Thus far, I have written of QTM in a rather generous, even cavalier way, positioning it as one of those “maps that do include utopia” which José Esteban Muñoz, citing Oscar Wilde, advocates for in his path-making book Cruising Utopia.12 This is, of course, just one way to interpret a map whose stories are manifold and many. For a map, QTM’s content is strikingly unsure, indicating not only the equivocal nature of these queer experiences but also the fact that queer space at large—who owns it, who rents it, who it is intended to serve—remains a fractious topic of debate both inside and outside queer communities.13
It should come as no surprise that these dynamics find both direct and indirect expression on QTM’s surface. The geographic breadth of the map, its globe-spanning reach, seems to express a queer cosmopolitanism, the ad hoc creation of a United Nations of Queer. Meanwhile, the many other geopolitical and historical violences implied by the map’s borders and toponyms go largely unremarked. Any discussion of “worlding,” Manalansan reminds us, must contend with Gayatri Spivak’s theorization of the term in relation to the discursive power of imperialism. To world a world in this context is a “top-down forcible inscription by imperial powers on the colonial terrain.”14 Whether by geological surveys or cartography, colonizers create and represent a concept of a world order that is then naturalized and enforced.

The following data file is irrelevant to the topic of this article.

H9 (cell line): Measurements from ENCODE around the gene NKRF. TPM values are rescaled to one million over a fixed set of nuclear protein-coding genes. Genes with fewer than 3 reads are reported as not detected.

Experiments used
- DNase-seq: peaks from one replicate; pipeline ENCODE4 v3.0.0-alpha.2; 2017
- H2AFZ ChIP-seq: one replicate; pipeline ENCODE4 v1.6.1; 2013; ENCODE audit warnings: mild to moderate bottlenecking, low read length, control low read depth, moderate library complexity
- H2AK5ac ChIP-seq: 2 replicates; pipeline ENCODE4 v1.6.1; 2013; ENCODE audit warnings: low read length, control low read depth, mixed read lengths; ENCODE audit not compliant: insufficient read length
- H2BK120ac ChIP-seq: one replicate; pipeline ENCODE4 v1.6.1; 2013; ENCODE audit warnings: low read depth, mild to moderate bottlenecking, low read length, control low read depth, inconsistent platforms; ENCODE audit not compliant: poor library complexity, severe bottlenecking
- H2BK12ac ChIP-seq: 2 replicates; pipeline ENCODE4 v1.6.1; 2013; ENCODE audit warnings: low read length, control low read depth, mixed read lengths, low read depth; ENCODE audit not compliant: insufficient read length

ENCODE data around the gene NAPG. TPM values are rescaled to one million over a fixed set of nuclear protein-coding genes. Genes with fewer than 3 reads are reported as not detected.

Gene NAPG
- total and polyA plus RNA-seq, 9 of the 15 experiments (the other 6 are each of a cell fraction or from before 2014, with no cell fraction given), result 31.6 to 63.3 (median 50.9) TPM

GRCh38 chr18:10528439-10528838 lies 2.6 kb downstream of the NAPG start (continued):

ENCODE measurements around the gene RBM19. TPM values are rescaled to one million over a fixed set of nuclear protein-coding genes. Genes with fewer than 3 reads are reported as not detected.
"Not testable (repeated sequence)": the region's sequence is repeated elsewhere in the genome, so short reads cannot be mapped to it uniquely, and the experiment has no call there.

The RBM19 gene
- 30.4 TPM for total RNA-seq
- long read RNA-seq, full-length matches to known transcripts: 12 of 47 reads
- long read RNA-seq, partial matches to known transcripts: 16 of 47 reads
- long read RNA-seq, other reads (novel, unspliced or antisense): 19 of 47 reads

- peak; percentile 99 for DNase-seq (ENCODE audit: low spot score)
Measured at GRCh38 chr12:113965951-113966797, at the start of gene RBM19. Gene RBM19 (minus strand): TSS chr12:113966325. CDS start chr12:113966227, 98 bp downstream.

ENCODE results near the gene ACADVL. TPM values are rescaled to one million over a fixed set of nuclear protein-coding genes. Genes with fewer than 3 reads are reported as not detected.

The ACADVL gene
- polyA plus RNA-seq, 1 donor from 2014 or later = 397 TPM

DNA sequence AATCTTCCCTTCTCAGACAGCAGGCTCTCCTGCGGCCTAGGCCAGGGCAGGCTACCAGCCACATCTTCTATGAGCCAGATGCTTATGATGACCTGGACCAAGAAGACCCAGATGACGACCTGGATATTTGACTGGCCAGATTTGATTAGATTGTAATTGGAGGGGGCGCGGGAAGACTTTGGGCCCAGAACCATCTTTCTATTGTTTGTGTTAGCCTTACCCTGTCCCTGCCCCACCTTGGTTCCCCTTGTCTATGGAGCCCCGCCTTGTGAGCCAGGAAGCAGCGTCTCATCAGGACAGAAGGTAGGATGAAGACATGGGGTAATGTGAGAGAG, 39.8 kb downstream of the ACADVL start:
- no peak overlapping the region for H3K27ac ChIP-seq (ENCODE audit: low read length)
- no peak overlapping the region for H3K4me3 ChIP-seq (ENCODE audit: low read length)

QTM tries to be self-aware about cartography’s colonial resonances. The map’s info tab includes a highly visible “Territorial Acknowledgement” informing users that the map was created on the colonized land of the Kanien’kehá:ka people. This statement seems to imply that the map users’ attachment of queer moments to virtual space is not a tacit claim of physical or even figurative ownership. More broadly, the statement tries to align QTM with decolonial activism and thought, asserting that the production of queer space should not correspond to the erasure of other peoples, queer or not, whose spatiality continues to suffer systematic reduction and constraint, on this map and others.15 All that notwithstanding, certain aspects of QTM’s chosen form stymie its intersectional aims. The map’s usage of the much-maligned Mercator projection, for instance, ensures that Europe and North America visually dwarf more equatorial landmasses. Going off this projection, one sees that there is just as much space available for queering in Greenland as there is in the entire African continent. Additionally, the relative scarcity of queer moments in countries outside the United States, Canada, Western Europe, Australia, and New Zealand presents an image of the queer world as concentrated within white, Western societies. This disparity helps visualize the phenomenon of “metronormativity” that Halberstam and others have critiqued.16 That is, the map frames the nations, and specifically the cities, of the West as the wellspring of a universal queer identity which might eventually percolate outwards to a Global South whose peoples are often stereotyped as traditional, agrarian, and homophobic. Many of the queer moments on QTM which aren’t located in Western countries are written in English and narrate the travel experiences and/or sex tourism of individuals who were likely only temporary visitors to the space they are queering, thus registering, in another key, the assumed Western orientation of queer subjectivity.17